All property owners who are owned property tax refunds should expect to receive them soon since Tarrant County commissioners agreed to spend $7 million from the general fund to cover the payments.
Commissioners’ decision on Sept. 20 to step in will allow Tarrant County Tax-Assessor-Collector Ron Wright to issues refunds rather than wait until new tax year payments begin arriving in October.
Wright said his fund for refunds had about run dry when his office received notice from the Tarrant Appraisal District (TAD) that $8.7 million in refunds were due taxpayers on top of $3 million that was already pending.
Refunds are typically a routine matter, which occur as exemptions for homesteads, seniors and others are applied to property values or as a result of litigation settlements.
But Wright said an “unprecedented” event occurred when his office received the July list of refunds on Aug. 19 with 80,000 changes and about 5,200 refunds, amounting to $8.7 million. The tax office already had outstanding refunds of $3.5 million, raising the total due taxpayers to nearly $13 million.
Alarmed by the amount due, Wright sent notices to cities, school districts and other taxing entities notifying them that he would not send tax payments for operating until the refunds were paid because the tax office’s funds were running dry.
“The timing was terrible right at the end of the budget year,” Wright said.
Wright and others said a TAD software upgrade in April was at fault for the haphazard receipt of the refunds and the untimely arrival of “the big one.”
TAD has been crippled by software problems since a new system was installed in 2014.
This latest snafu with the refunds follows a bevy of problems, including the undervaluation of property in 2015. Despite a hot real estate market that was boosted home sale prices by about 9 percent, the county’s value rose only 5 percent from 2014 to 2015.
As a result, a state audit of property values to determine state aid for school districts nearly jeopardized some state funding for Tarrant County districts. A state-granted grace period provided a reprieve.
To bring property values in line with market values, taxpayers have been hit with a 14 percent increase, which has led to a record number of tax protests of more than 100,000.
Other problems with valuations continue to persist. At an August meeting of the Commissioners Court, Judge Glen Whitley questioned a dramatic drop in the value of mineral values from $2.7 billion a year ago to about $9.7 million this year.
“The price of natural gas did not drop that much from last year to this year so why all of a sudden have we lost value,” Whitley said.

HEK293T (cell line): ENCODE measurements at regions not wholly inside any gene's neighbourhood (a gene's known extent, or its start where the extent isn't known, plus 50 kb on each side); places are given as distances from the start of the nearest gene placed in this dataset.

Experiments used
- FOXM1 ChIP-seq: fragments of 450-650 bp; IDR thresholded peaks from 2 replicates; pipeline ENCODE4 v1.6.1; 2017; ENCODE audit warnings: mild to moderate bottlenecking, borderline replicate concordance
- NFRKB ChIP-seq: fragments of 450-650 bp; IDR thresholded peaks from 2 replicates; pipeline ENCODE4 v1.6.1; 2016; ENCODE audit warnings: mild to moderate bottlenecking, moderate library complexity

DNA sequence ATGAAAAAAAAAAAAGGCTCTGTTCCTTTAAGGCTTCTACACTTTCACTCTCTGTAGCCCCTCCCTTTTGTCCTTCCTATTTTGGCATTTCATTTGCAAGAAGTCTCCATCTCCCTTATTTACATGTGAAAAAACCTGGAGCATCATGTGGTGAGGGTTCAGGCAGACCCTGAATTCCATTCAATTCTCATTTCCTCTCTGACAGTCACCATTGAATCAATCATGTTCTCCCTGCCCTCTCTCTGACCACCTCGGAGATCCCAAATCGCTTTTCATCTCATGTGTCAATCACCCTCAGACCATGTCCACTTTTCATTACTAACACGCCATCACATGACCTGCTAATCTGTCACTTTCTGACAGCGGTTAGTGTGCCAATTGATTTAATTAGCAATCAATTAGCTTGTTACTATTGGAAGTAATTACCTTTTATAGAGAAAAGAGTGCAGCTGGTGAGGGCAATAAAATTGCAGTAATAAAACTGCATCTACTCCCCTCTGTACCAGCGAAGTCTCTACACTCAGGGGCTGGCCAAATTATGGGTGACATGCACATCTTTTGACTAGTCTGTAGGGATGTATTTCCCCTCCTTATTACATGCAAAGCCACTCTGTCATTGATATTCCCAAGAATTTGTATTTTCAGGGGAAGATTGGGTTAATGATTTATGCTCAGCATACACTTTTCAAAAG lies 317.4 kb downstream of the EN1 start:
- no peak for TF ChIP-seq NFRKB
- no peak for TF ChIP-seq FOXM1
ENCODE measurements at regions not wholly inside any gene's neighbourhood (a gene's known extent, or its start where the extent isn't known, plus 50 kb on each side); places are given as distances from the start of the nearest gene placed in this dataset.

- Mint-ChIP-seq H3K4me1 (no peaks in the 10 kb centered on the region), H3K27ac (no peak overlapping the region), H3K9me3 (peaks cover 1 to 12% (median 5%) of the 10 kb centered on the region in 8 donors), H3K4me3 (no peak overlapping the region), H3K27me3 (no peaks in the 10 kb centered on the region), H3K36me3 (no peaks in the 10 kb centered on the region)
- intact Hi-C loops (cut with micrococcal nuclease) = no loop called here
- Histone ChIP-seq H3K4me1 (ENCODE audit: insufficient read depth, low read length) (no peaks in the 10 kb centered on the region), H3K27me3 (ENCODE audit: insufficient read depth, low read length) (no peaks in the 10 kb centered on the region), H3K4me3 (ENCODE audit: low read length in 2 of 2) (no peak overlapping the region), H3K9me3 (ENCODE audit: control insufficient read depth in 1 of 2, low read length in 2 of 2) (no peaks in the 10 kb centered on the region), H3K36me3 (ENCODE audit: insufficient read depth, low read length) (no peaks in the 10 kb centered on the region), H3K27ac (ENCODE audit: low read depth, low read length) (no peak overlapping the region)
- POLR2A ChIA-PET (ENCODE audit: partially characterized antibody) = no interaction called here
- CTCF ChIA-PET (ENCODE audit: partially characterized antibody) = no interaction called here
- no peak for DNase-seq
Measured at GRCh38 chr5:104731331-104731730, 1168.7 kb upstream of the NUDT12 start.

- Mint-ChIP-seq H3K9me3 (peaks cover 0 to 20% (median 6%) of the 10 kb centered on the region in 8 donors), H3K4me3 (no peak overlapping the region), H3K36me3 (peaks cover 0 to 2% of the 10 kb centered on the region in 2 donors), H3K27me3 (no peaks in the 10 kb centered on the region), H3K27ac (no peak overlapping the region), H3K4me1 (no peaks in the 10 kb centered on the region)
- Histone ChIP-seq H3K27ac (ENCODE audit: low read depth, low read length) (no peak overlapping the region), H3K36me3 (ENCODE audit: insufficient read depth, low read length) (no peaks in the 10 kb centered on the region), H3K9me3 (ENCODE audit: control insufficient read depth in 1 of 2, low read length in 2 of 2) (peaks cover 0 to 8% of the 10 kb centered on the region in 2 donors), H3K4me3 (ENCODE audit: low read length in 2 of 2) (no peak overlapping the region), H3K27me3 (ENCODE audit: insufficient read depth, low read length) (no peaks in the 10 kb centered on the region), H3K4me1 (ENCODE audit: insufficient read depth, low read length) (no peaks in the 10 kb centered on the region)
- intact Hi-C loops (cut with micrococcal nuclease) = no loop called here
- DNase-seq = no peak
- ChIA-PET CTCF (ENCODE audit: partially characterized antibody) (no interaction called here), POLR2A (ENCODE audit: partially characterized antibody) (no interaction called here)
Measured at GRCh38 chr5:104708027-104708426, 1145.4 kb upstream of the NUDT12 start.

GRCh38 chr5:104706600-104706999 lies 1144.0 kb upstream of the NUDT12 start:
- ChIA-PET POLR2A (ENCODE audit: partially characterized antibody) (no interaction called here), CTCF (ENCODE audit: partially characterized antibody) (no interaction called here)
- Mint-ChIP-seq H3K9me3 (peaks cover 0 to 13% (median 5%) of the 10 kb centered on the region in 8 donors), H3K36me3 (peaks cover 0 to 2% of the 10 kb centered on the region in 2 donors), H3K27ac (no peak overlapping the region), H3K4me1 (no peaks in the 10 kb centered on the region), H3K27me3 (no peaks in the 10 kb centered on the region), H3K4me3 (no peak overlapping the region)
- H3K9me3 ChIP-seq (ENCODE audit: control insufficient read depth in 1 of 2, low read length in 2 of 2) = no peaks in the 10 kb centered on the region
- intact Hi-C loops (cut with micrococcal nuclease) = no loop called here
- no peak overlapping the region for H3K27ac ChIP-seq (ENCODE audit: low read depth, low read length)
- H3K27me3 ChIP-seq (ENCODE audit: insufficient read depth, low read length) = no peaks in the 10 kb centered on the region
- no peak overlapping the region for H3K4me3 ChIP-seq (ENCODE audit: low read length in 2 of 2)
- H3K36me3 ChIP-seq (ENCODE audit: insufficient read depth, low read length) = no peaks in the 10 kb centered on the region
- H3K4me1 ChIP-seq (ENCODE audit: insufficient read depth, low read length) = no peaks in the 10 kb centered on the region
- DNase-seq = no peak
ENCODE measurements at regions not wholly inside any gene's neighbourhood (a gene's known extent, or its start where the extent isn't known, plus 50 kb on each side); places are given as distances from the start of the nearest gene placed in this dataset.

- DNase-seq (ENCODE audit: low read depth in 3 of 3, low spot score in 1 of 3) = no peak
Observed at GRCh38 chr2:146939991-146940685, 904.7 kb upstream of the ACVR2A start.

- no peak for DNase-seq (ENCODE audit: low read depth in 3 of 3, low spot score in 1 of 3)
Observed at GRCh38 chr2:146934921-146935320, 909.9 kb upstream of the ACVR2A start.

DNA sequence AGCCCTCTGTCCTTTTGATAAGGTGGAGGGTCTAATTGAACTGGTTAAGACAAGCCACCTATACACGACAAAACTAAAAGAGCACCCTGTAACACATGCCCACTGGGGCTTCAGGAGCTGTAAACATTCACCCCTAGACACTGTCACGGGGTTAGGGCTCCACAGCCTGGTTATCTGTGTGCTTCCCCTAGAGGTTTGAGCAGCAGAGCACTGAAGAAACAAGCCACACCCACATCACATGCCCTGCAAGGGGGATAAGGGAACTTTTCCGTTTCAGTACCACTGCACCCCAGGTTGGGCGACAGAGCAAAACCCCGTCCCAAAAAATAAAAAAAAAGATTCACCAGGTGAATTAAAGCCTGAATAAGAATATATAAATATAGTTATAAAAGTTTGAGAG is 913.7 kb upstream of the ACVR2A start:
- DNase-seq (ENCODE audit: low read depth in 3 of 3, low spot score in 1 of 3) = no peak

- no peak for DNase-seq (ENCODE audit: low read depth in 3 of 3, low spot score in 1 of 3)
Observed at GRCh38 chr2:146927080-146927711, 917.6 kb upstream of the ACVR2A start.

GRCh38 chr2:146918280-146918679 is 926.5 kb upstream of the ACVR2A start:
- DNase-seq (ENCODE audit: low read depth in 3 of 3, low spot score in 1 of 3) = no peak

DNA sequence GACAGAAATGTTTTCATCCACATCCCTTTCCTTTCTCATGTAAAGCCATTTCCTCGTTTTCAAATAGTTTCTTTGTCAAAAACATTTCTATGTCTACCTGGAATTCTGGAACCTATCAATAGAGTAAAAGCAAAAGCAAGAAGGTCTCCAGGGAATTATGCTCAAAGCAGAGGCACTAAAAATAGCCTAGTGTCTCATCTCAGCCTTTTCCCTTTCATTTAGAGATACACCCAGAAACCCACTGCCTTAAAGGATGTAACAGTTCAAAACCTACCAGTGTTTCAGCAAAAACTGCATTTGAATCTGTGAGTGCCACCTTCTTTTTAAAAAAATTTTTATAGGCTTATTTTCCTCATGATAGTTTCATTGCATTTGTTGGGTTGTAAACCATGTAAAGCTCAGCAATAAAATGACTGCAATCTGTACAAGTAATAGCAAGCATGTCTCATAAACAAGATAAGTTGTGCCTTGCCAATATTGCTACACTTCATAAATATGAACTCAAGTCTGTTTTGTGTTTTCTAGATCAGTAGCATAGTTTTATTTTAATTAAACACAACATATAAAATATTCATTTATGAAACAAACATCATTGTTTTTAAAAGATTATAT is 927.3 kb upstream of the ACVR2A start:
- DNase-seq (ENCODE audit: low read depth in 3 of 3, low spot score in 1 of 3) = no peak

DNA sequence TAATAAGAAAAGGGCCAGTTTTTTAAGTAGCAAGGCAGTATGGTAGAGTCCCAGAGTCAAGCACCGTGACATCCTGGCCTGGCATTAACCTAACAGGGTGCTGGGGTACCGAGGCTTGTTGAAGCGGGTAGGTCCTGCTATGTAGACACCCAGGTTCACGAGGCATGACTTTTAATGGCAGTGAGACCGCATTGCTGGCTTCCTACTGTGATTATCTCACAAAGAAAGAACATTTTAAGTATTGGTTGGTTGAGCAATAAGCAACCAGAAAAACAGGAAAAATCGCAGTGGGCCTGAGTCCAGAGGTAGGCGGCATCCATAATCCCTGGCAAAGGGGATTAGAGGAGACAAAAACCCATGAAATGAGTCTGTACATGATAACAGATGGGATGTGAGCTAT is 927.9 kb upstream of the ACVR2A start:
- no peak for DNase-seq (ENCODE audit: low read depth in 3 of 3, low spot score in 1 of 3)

An outside auditor has been hired to identify and correct problems with the software system and TAD operations.
TAD Chief Appraiser Jeff Law blamed the software system for the agency’s problem, which Wright and other county officials call “systemic.”
“Like others that have gone through similar transitions, we did have some software conversion issues over a period of time,” Law said. “We have apologized to those we serve.
“In addition, we have held back significant payment to the software vendor until further notice,” Law said.
Law also apologized for the recent chaos created by the recent list of exemptions, with most due to homeowners.
“We must and will do better with the timing and coordinating exemption and value related changes with the Tarrant County tax office going forward,” Law said.
Wright said his office staff has worked overtime to reduce the refunds down to 2,675. Most of the remaining refunds must be recalculated, which is likely to extend into October. By law, refunds must be issued within 60 days or interest begins to accrue, he said.
The $7 million will allow the tax office to cover all the refunds and disburse the remaining $3.5 million to the taxing entities within the county, Wright said.
Wright told commissioners that he intended to hold back a $1 million refund to General Motors because “people come before corporations.”
Whitley said he opposed holding back money to any property owner due a refund.
“No refunds should be held up,” Whitley said. “This county has a Triple AAA bond rating and could have advanced the money on day one.”
Property tax bills will be mailed out at the beginning of October so the tax office should have enough to repay the county’s general fund by the end of the month, Wright said.